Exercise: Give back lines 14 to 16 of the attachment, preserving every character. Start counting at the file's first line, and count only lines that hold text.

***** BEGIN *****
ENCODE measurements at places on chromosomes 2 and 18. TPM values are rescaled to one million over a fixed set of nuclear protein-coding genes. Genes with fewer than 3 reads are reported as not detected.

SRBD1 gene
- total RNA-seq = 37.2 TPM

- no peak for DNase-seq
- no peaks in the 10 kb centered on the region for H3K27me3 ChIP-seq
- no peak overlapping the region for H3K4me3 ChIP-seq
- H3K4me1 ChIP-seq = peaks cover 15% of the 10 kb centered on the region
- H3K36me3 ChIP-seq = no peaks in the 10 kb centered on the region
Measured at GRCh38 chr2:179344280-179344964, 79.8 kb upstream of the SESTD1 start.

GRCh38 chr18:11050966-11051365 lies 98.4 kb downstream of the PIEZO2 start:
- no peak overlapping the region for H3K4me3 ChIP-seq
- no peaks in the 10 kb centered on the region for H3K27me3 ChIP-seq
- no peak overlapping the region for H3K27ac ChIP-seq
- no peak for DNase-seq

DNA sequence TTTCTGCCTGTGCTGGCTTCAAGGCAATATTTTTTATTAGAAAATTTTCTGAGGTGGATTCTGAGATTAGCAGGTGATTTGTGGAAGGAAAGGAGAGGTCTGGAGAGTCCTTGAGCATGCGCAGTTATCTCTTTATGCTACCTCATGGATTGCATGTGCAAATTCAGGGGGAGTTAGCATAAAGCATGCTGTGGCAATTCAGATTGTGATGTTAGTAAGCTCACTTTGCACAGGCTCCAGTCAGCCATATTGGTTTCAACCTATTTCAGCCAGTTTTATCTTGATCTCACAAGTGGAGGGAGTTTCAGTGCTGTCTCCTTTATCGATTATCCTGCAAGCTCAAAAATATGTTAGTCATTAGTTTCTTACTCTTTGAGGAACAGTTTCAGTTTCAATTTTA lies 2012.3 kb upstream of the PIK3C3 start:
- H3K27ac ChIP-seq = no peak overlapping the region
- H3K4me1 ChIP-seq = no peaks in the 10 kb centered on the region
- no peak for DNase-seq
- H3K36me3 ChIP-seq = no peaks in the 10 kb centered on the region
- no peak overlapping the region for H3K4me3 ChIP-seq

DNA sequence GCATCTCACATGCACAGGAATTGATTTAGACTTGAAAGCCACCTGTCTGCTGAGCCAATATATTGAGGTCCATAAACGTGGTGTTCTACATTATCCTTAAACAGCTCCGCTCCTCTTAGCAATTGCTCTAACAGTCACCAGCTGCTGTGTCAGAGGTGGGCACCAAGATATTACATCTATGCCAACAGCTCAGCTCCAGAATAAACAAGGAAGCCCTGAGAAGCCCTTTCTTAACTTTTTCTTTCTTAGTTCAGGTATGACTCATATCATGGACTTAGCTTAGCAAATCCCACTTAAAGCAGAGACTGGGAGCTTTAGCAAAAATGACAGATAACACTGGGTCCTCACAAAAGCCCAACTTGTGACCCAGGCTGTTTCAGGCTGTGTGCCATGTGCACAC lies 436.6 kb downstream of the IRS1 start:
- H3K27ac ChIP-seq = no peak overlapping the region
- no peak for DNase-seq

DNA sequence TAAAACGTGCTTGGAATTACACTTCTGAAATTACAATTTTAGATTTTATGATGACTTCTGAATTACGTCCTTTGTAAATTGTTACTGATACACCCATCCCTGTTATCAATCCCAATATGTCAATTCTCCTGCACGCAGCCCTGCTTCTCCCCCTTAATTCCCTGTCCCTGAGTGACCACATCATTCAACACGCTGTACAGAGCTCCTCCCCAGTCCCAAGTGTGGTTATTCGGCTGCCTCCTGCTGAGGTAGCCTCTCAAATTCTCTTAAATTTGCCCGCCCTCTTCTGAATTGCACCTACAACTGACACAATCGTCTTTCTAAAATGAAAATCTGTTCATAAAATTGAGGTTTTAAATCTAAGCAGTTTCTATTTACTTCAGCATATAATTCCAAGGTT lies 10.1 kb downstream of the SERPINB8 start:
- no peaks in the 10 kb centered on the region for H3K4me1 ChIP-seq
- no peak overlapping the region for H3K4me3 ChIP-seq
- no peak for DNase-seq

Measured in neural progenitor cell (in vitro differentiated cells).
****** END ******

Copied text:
- no peak for DNase-seq

DNA sequence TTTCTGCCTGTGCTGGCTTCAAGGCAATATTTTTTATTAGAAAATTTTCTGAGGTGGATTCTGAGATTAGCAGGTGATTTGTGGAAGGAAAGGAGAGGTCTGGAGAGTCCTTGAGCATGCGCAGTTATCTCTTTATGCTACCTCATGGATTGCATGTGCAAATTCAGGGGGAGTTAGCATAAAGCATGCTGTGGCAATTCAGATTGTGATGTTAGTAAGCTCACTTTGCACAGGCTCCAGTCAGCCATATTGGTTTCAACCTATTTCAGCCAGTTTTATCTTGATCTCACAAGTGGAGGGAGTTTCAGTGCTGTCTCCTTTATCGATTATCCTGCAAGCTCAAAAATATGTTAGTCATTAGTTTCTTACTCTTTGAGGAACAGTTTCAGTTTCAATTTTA lies 2012.3 kb upstream of the PIK3C3 start:
- H3K27ac ChIP-seq = no peak overlapping the region